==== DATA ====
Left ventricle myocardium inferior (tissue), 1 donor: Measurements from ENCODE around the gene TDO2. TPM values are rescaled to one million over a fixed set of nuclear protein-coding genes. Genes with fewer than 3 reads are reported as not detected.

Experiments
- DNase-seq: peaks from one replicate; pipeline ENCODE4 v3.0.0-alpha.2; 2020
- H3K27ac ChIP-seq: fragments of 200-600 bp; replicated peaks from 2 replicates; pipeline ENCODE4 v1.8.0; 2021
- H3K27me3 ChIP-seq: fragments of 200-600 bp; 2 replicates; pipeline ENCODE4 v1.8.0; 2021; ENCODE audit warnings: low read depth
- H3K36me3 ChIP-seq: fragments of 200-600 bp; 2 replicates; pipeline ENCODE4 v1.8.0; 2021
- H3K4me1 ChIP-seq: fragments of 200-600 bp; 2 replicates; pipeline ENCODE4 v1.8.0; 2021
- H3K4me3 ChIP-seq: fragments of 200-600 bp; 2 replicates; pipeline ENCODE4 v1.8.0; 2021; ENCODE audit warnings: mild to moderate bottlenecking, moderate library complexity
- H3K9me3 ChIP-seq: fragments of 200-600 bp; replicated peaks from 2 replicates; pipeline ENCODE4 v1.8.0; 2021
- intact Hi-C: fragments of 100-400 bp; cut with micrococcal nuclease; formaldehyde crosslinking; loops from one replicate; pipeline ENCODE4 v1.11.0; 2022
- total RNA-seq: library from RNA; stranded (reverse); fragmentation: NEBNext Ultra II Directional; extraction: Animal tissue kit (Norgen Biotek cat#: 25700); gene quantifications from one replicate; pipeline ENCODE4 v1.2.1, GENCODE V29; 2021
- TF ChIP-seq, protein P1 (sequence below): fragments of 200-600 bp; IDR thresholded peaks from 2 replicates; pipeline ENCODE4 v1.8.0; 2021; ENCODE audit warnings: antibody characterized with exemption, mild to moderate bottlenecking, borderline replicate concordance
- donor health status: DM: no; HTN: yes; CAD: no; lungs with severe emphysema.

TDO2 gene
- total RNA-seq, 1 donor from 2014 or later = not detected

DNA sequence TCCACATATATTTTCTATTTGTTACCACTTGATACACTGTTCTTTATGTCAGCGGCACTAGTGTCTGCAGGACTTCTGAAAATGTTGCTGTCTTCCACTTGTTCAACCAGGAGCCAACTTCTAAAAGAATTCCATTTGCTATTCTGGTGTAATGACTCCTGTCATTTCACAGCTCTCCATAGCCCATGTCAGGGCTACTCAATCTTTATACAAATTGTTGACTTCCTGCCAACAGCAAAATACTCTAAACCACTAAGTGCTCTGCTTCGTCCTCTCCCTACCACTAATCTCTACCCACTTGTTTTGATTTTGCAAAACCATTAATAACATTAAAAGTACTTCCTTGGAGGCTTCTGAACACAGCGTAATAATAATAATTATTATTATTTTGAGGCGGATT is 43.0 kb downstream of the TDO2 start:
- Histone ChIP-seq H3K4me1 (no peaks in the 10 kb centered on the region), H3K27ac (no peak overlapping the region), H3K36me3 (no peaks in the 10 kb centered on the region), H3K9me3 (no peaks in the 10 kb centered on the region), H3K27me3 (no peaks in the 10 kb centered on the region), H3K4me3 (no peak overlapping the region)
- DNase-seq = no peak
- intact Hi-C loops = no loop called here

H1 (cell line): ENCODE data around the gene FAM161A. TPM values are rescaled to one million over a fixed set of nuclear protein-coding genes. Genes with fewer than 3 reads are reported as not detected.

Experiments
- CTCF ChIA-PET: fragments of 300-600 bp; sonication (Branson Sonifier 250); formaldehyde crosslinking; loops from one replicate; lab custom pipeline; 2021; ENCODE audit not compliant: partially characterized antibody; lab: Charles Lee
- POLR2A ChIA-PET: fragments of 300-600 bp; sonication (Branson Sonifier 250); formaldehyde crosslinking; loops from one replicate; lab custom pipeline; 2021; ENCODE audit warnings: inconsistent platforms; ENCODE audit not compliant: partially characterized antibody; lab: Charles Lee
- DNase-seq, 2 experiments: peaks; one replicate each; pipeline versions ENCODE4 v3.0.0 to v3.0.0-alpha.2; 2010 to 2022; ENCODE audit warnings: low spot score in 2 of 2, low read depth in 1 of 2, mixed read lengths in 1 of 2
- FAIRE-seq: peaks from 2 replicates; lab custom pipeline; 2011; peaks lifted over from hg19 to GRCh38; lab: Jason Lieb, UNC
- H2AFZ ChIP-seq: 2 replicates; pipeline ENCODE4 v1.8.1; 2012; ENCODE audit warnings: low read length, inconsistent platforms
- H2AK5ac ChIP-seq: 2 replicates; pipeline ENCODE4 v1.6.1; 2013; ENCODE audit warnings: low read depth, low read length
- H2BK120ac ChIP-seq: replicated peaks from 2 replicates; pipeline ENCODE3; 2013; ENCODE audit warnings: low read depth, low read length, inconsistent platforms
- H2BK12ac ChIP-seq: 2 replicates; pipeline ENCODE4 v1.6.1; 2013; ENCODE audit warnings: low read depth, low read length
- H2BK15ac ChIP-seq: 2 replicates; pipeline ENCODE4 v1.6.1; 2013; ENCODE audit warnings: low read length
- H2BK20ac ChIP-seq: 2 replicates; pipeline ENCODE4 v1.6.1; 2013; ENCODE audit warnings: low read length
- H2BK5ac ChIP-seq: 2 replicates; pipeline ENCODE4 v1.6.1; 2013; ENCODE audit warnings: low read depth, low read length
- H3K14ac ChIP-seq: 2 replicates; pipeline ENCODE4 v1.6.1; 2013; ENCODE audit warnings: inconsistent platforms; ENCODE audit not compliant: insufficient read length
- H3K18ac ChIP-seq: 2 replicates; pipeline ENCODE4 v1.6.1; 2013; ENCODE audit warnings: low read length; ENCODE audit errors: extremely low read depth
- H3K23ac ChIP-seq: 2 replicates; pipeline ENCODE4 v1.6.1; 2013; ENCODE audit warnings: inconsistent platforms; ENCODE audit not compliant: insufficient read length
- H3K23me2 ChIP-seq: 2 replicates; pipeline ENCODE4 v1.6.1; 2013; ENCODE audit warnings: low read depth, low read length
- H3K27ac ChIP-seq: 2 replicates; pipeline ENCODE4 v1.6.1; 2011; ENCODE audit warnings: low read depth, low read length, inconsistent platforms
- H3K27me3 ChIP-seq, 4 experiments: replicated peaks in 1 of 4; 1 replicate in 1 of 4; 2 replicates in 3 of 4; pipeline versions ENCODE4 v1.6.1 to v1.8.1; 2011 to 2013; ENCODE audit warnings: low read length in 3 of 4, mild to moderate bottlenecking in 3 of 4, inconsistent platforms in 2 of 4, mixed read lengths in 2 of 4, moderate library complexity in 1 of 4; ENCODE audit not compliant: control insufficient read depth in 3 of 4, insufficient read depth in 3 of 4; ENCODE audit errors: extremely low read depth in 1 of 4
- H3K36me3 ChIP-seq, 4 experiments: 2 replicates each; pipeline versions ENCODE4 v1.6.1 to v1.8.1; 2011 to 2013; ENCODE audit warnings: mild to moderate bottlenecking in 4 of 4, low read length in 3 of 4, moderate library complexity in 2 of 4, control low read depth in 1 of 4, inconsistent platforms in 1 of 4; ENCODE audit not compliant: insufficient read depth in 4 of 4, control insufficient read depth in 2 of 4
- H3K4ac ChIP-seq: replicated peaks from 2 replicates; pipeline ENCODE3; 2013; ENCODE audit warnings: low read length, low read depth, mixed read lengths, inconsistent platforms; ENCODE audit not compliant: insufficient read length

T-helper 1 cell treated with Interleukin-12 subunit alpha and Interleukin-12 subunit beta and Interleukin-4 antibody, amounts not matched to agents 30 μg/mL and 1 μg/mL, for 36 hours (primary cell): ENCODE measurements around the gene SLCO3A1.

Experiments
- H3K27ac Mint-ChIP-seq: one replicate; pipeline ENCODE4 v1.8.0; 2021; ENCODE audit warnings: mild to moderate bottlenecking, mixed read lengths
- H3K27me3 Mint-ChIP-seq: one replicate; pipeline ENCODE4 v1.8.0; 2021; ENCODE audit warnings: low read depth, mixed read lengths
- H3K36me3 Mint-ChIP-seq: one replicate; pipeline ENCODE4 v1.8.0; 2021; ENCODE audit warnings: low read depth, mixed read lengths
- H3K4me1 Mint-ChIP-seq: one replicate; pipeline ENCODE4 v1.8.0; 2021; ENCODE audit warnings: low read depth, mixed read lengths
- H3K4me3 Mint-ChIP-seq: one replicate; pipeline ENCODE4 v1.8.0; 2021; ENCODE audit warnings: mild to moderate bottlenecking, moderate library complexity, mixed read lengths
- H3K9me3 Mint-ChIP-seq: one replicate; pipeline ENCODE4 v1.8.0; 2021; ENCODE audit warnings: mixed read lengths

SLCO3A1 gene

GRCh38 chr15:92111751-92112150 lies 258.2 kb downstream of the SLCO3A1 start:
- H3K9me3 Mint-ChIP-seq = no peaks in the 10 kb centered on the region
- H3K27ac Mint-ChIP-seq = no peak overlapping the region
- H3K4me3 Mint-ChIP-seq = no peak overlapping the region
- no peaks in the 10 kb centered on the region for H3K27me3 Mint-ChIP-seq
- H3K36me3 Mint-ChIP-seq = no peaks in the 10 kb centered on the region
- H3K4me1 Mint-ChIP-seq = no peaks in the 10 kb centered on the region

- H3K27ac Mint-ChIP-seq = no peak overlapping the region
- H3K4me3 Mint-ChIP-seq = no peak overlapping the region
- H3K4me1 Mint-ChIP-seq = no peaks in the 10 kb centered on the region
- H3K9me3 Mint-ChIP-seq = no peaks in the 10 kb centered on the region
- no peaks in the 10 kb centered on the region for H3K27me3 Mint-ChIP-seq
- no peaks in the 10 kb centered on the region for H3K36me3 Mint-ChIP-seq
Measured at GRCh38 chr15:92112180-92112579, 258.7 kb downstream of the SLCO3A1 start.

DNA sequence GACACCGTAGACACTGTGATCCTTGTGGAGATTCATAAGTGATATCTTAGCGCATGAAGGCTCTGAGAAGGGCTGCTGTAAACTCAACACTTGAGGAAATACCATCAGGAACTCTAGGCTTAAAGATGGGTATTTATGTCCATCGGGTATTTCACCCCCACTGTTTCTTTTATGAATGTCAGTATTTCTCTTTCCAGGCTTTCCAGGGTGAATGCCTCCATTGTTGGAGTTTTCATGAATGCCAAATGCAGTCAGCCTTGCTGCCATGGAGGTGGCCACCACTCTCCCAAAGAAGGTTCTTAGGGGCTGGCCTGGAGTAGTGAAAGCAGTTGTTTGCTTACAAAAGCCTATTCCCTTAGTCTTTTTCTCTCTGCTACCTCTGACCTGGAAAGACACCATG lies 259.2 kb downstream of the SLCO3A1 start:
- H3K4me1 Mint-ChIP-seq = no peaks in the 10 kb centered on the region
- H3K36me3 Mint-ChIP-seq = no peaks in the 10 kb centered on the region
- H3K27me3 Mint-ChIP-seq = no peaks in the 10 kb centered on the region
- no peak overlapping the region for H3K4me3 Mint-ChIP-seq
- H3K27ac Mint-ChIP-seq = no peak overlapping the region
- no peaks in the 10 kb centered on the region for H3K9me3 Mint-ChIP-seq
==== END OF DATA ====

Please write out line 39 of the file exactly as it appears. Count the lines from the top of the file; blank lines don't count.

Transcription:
- H3K36me3 ChIP-seq, 4 experiments: 2 replicates each; pipeline versions ENCODE4 v1.6.1 to v1.8.1; 2011 to 2013; ENCODE audit warnings: mild to moderate bottlenecking in 4 of 4, low read length in 3 of 4, moderate library complexity in 2 of 4, control low read depth in 1 of 4, inconsistent platforms in 1 of 4; ENCODE audit not compliant: insufficient read depth in 4 of 4, control insufficient read depth in 2 of 4